Kolkata, India: A jewellery ad by an Indian brand featuring a trans woman is touching the hearts of millions.
The touching episode of one-minute-forty-seconds tracks the journey of an awkward teenager with facial hair and ‘transitioning’ struggles and her metamorphosis into a stunning and confident bride.
This is one of the rarest ads featuring transgender artists and a storyline adopted by a nearly-100-years-old traditional jewelry house.
The film stars Meera Singhania Rehani, 22, and it illustrates the love and acceptance that the protagonist receives from her family, with each milestone in her life being commemorated by the gold jewelry that they gift her.
The ad film, titled ‘Pure as love’ has been so-far watched 9,18,893 times and counting on Youtube, and millions of views on other social media platforms.
“This is how we Malayalees think beyond. Proud to be in Kerala,” read one Youtube comment.
“Why aren’t people talking about this more? It’s a watershed moment in the history of jewellery ads. A brave move. Will it help sell the product, I don’t know. But it has dared to go where no one has before❤️,” wrote another.
The role of the trans woman was played by Meera, a DU student of Sociology who came out to her family two years ago.
In the ad, she portrays her transition, not just from one gender to another, but from one realm of possibility to another.
‘Skeptical’ but ‘revolutionary’
Kerala, where the jewellery brand is based, is India’s most trans-friendly state, having been the first to introduce a Transgender Policy in 2015 to combat stigma and prejudice towards sexual minorities.
However, transphobia is as prevalent in Kerala as it is in India.
Speaking to the BBC, the ideator of this ad, Navya Rao, online marketing head at Bhima said the concept of the content was met with fear and apprehension from his colleagues.
“All our previous ads had happy heterosexual brides. So we were worried about how people would perceive it and react to it,” Rao told the BBC.
“Most of our stores are in rural parts of the state. We were not sure how much exposure people there would have had to these issues.”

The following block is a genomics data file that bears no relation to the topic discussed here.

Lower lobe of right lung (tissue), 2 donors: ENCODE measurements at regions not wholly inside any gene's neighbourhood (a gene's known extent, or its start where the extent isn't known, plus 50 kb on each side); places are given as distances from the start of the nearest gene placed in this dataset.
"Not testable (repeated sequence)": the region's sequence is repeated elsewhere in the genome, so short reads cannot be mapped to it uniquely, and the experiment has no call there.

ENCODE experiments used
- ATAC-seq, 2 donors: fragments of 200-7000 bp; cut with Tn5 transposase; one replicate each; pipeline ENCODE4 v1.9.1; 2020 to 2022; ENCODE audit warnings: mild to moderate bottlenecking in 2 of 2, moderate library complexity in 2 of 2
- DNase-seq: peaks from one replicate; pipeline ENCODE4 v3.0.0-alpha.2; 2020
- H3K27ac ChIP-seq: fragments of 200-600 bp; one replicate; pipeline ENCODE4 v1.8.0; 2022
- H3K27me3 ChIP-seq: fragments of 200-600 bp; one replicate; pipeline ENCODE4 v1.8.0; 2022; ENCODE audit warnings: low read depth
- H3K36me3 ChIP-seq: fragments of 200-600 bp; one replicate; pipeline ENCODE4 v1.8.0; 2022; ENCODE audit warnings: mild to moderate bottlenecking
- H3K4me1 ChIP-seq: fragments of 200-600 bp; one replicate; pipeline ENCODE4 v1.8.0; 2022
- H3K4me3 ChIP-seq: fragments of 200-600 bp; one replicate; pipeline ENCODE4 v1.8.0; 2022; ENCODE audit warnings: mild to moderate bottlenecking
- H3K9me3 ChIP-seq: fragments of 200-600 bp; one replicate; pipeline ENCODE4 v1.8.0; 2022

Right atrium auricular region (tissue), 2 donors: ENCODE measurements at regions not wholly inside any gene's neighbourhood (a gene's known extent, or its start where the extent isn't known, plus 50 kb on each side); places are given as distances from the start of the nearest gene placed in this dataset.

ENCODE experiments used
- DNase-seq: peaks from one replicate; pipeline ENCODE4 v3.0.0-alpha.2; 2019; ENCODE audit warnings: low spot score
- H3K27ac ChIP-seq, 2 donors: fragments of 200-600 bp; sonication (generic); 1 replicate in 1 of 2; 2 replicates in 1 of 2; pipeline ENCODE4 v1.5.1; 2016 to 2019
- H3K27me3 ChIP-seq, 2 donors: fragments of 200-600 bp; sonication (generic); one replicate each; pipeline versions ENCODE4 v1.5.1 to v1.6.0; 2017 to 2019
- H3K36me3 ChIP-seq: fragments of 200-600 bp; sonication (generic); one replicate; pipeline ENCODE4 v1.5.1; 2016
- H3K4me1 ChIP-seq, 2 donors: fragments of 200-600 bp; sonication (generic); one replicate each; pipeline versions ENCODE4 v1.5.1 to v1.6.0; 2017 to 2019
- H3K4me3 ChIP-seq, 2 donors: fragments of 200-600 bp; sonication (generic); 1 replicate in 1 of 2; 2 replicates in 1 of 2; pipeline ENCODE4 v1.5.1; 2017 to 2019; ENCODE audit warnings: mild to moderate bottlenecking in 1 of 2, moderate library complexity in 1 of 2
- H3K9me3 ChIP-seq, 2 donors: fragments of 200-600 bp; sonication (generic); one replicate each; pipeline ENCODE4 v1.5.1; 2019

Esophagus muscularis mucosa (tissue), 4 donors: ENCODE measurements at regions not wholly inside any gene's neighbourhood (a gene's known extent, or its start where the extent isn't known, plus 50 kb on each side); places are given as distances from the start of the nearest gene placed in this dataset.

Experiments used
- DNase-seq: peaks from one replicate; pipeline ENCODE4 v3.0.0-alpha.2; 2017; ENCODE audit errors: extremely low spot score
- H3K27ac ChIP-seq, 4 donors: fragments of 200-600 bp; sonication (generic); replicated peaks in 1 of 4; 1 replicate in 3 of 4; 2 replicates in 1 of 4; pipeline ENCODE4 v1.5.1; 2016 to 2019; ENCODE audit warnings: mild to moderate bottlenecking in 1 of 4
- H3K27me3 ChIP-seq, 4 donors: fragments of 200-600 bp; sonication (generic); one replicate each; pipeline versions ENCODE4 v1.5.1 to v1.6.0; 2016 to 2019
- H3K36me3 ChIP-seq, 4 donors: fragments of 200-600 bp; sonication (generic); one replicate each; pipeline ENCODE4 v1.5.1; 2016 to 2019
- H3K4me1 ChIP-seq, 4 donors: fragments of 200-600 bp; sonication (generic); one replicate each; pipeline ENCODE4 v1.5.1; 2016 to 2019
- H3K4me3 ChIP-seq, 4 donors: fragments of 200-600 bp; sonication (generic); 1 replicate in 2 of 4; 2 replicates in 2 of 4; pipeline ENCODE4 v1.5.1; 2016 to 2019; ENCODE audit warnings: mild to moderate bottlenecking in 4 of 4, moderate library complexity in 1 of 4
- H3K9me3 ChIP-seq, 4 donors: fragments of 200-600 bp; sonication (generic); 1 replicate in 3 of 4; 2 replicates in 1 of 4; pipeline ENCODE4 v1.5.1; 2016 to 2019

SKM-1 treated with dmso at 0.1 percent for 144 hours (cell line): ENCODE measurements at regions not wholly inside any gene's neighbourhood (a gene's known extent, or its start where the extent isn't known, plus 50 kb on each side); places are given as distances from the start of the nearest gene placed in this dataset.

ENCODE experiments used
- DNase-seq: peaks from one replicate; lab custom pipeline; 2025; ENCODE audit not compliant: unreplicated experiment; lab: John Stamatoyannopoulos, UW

The marketing team behind the Bhima Jewelry, which has stores across South India and outlets in the UAE, said they knew the story could backfire.
Last year, a jewellery ad featuring an interfaith couple by Tanishq drew controversy on social media, and the memories are still fresh.
Even actor Meera who played the lead role thought they would fan “a lot of conflicts, especially since the ad shows a Hindu wedding which directly challenges the Hindu hetero-patriarchal system”.
“I’ve never seen any traditional brand do something so drastic. To take that kind of a risk for a traditional jeweler was revolutionary,” Sudha Pillai, a writer and brand strategist at Firework, a video platform told the BBC.
‘I did not want…’
Speaking to the BBC, Meera opened up about her experience of playing the role of a trans woman to the Indian audience.
“I didn’t want someone to appropriate my trans identity for commercial use,” Meera told the BBC.
She said she was also very nervous since the film “involved transition and as a pre-transition person I’m shown as a man with a beard.”
“But when I read the story and researched about the director, I said yes. And I’m glad I did. Doing this has also helped me become more comfortable with myself,” she told the BBC.
In India, there are an estimated two million transgender persons, and the Supreme Court decided in 2014 that they had the same legal rights as other genders.
In 2019, the Indian government passed a transgender protection bill that outlawed discrimination of trans people on the fronts of education, employment, healthcare, access to goods, facilities, opportunities available to the public, right to movement, right to reside, rent, or otherwise occupy the property, opportunity to hold public or private office, and access to a government or private establishment in whose care or custody a transgender person is.
However, despite the laws, transgenders in India live largely sub-standard lives, often facing side-eyes and prejudices from society.
Transgender women in India are often the target of systematic patriarchy, rampant sexism, and brutal abuses, especially in rural areas.
They are often kicked out of their homes and in most cases and are forced to take on odd, undignified jobs like begging, dancing, and even prostitution.
Although the tables are turning for trans people in India, also called the ‘Hijra’ community, they aren’t immune to prejudices. Human Rights Watch, a global humanitarian non-profit dubbed the 2019 law as inadequate.
Transgender people have long been a part of Indian culture with mentions in mythologies, the Ramayana, and the Mahabharata, among others.